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sed upon the floor. About two o'clock in the afternoon we received orders to move on, and after a dusty and very much impeded march of two hours, winding through infantry columns, and compelled frequently to halt, we reached the Potomac at White's Ford, where the cavalry were to cross. The banks of this noble river, which is of great width at this point, rise to the height of about sixty feet above the bed of the stream, and are overshadowed by gigantic trees of primeval growth, the trunks and branches of which are enwrapped with luxuriant vines, that, after reaching the very top, fall in graceful streamers and festoons to the ground, thus presenting tangles of tender verdure rarely seen in the forests of Europe. At White's Ford the Potomac is divided into two streams by a sandy strip of island in the middle. This island is half a mile in length, and offered us a momentary resting-place half-way in our passage of the river. It was, indeed, a magnificent sight as the long colum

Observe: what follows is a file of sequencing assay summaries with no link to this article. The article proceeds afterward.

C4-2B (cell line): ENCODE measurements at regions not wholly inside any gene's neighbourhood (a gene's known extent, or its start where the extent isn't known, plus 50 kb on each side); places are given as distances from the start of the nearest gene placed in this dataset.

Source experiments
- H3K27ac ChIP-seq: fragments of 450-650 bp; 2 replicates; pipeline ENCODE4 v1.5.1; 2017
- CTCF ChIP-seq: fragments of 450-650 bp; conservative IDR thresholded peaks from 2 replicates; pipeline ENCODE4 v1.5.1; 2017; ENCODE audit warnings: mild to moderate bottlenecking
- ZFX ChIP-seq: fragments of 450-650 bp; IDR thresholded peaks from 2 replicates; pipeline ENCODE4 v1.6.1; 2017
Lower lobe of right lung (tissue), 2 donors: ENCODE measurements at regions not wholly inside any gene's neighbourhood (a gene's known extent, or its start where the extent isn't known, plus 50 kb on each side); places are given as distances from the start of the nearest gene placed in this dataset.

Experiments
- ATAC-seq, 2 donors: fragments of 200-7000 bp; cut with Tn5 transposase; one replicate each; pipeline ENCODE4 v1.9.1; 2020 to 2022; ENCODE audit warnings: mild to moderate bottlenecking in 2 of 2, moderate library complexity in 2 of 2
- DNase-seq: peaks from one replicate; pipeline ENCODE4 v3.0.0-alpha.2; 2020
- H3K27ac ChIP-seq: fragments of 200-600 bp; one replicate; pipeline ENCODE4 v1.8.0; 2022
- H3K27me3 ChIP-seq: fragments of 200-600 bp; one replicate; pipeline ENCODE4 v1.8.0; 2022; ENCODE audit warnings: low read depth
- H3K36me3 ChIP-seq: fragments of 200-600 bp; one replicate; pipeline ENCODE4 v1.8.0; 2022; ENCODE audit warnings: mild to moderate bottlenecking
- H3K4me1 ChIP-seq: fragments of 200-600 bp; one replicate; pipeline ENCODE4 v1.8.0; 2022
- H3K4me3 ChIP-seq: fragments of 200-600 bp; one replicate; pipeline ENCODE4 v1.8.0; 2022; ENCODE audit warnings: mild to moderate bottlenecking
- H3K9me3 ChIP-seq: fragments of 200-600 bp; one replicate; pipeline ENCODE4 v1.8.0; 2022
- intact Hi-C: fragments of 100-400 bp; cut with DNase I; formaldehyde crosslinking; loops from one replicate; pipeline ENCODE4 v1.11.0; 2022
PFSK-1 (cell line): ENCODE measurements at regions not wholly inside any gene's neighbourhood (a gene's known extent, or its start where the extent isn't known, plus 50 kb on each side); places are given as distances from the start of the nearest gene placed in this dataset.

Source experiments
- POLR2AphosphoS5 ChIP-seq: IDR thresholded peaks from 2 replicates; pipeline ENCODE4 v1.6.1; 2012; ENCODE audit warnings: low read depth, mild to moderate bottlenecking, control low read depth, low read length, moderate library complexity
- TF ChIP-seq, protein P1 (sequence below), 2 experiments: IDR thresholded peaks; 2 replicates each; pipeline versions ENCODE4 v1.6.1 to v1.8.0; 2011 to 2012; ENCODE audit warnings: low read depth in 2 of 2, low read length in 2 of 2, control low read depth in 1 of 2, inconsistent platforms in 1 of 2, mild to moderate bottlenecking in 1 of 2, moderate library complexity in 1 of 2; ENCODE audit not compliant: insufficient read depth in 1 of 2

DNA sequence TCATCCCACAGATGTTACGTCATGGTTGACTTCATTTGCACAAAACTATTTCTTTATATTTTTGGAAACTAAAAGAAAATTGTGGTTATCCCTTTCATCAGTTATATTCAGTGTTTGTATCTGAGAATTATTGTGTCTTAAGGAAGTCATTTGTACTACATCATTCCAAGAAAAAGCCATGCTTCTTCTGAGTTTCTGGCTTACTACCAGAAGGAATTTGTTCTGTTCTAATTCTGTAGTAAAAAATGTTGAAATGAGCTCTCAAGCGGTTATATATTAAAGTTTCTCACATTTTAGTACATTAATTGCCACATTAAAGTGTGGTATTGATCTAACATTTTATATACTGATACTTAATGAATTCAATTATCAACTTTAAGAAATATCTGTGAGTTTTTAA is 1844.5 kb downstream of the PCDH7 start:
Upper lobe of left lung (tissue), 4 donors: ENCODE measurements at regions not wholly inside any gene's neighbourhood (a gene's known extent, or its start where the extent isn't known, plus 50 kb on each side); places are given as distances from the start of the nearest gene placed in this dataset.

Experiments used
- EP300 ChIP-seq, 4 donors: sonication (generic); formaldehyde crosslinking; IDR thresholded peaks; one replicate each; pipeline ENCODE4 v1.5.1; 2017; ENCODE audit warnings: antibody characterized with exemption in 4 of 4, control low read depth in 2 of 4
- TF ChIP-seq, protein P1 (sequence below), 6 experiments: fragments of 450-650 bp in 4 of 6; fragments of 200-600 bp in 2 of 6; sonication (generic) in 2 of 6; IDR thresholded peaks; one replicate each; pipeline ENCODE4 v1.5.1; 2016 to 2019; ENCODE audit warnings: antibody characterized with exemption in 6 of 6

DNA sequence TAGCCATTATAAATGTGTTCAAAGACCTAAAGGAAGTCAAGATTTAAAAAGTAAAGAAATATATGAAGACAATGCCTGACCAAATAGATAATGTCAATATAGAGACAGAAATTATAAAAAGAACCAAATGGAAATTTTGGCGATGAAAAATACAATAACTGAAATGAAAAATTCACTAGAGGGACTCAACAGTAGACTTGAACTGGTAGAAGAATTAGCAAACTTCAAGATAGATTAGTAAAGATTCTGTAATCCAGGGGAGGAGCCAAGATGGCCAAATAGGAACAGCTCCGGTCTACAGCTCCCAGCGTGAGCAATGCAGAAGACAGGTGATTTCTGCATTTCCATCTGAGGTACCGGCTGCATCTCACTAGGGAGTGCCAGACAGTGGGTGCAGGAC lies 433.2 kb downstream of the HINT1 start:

s thought Lee's sharpshooters sprang to the ground, and, engaging the infantry skirmishers, held them in check till the artillery in advance came up, which, under the gallant Pelham, drove back the enemy's force upon his batteries beyond the Monocacy, between which and our solitary gun there was a spirited fire for some time. This answered, in connection with the high crest occupied by our piece, to screen entirely my real movement quickly to the left, making a bold and rapid strike for White's Ford, to force my way across before the enemy at Poolesville and Monocacy could be aware of my design. Although delayed somewhat by about 200 infantry strongly posted in the cliffs over the ford, they yielded to the moral effect of a few shells before engaging our sharpshooters; and the crossing of the canal (now dry) and river was effected with all the precision of passing a defile on drill — a section of the artillery being sent with the advance and placed in position on the Loudoun side, a